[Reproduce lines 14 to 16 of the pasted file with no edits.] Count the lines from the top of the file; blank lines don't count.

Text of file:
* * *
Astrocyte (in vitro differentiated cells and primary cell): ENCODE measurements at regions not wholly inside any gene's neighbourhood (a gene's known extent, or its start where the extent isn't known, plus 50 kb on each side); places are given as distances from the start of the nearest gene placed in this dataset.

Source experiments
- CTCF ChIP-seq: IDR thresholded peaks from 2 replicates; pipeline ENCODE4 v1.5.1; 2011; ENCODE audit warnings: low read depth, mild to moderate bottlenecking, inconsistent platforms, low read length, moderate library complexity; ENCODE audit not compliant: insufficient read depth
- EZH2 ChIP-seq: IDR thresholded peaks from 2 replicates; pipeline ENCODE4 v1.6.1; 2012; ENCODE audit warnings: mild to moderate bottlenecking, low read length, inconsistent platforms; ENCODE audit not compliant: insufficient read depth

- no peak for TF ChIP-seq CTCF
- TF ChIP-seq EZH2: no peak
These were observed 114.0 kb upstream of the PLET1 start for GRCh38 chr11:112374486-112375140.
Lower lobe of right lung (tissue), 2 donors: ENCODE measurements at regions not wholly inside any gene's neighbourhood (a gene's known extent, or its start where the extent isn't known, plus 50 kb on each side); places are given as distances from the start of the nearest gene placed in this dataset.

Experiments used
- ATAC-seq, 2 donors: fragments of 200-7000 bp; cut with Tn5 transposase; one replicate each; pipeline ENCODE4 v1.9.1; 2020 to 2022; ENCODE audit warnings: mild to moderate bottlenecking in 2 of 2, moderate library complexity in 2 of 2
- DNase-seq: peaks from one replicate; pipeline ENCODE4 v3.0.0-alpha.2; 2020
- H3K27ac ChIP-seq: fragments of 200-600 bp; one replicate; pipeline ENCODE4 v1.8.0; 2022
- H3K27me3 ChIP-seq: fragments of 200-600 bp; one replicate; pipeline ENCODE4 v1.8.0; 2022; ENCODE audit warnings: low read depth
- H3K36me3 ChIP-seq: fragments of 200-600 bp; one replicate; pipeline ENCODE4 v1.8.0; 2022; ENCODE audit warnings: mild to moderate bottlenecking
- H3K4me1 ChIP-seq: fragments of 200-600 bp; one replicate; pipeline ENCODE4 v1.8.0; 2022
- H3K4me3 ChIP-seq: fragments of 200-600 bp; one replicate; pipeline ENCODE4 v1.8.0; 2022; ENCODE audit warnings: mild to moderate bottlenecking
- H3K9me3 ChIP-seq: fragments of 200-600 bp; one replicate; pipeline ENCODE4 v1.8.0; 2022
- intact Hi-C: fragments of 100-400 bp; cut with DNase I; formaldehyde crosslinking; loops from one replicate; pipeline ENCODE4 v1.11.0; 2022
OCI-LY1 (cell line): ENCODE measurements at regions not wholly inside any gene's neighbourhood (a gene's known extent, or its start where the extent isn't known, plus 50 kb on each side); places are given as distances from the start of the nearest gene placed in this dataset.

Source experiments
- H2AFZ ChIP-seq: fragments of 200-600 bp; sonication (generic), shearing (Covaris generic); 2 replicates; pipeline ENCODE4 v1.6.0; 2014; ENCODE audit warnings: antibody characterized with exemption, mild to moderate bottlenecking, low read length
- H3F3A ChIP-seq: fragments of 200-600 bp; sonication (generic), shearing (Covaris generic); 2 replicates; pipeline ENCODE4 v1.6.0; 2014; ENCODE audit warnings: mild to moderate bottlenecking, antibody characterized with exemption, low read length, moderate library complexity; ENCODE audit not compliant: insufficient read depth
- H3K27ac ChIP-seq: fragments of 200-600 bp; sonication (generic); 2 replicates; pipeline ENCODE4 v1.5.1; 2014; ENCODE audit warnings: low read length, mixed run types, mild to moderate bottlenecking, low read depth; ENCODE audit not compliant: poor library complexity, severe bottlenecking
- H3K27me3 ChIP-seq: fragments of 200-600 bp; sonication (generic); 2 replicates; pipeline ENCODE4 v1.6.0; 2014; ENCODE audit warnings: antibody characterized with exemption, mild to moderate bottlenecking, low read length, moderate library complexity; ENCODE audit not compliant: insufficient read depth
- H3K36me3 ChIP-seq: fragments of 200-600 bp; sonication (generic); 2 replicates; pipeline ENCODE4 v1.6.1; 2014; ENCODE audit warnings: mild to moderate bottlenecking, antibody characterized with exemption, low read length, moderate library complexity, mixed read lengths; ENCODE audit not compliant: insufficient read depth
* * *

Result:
- H3K36me3 ChIP-seq: fragments of 200-600 bp; one replicate; pipeline ENCODE4 v1.8.0; 2022; ENCODE audit warnings: mild to moderate bottlenecking
- H3K4me1 ChIP-seq: fragments of 200-600 bp; one replicate; pipeline ENCODE4 v1.8.0; 2022
- H3K4me3 ChIP-seq: fragments of 200-600 bp; one replicate; pipeline ENCODE4 v1.8.0; 2022; ENCODE audit warnings: mild to moderate bottlenecking